Yorkshire – God’s Own Country, giver of great tea and home to Emmerdale.
Today the northern county will be inundated with hopeful runners conquering the impressive 26.2 mile Yorkshire Marathon – and no doubt there’ll be some looking to break an obscure record.
Read on to find out what time the marathon starts and what route the runners will be taking.
When is the Yorkshire marathon start time?
The Yorkshire Marathon 2019 is taking place today, Sunday 20 October.
The wheelchair race kicked off at 9.25, with all the other races following five minutes later at 9.30. As well as the individual 26.2 mile traditional race, runners can take the Yorkshire Marathon in relay teams, taking a section of the route each.
What is the Yorkshire Marathon route?
The race kicks off at Green Dykes Lane, rounding towards the city centre.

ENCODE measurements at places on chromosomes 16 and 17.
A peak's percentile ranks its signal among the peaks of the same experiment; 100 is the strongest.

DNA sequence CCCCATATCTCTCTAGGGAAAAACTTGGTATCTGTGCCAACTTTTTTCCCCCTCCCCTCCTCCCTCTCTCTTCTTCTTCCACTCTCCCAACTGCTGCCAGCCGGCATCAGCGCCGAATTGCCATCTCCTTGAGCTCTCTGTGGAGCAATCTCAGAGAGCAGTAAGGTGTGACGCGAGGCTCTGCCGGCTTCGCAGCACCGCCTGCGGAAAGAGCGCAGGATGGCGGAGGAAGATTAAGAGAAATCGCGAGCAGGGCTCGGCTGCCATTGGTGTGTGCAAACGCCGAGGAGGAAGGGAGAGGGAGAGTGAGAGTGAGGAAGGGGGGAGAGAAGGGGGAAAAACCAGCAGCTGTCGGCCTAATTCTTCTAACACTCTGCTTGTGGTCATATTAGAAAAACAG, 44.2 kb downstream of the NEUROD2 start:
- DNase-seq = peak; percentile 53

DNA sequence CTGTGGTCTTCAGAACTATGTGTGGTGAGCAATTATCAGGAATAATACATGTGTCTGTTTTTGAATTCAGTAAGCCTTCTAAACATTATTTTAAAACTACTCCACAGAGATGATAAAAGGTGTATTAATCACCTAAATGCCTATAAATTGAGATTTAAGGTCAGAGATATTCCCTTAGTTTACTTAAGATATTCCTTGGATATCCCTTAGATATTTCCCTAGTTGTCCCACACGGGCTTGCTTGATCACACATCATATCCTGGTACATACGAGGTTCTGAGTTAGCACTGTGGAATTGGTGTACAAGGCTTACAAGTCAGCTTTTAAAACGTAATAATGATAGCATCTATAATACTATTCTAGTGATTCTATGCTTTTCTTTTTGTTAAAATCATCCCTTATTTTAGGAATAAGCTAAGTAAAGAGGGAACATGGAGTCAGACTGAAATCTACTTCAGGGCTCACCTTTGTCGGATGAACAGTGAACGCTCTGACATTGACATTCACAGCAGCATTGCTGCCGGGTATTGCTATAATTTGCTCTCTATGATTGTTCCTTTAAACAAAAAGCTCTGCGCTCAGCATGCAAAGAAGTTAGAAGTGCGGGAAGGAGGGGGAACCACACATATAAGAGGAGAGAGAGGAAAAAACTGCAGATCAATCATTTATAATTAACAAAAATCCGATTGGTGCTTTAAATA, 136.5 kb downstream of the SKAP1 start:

Racers will then swerve off into Yorkshire’s historic district via the medieval gateway at Walmgate Bar.
The route then makes its way outwards and towards Heworth Green, continuing along through the village of Stockton-on-the-Forest.
This will bring runners to Common Lane, then past the Snowball Plantation winding towards Upper Helmsley.
From here, it goes through York’s suburbs and through a scenic rural stretch through Buttercrambe Moor Wood.
Heading next to Stamford Bridge, runners will reach a spectator point at Dunnington – perfect for a much needed shot of adrenaline and encouragement after running the majority of the race.
The route heads Holtby lane and onto Bad Bargain lane before turning back on itself and pointing back towards the city.
The final stretch will take runners down Osbaldwick road takes, back on to Hull road before the final climb back to campus.
After re-crossing the start line, the route then descends into one final stretch towards the finish.
Could somebody accomplish this route in less than two hours too?
Yorkshire Marathon tracker
The marathon won’t be shown on TV, so the best way to follow the marathon is through the official app.
The app will give general updates as well as tracking individual runners through their race number.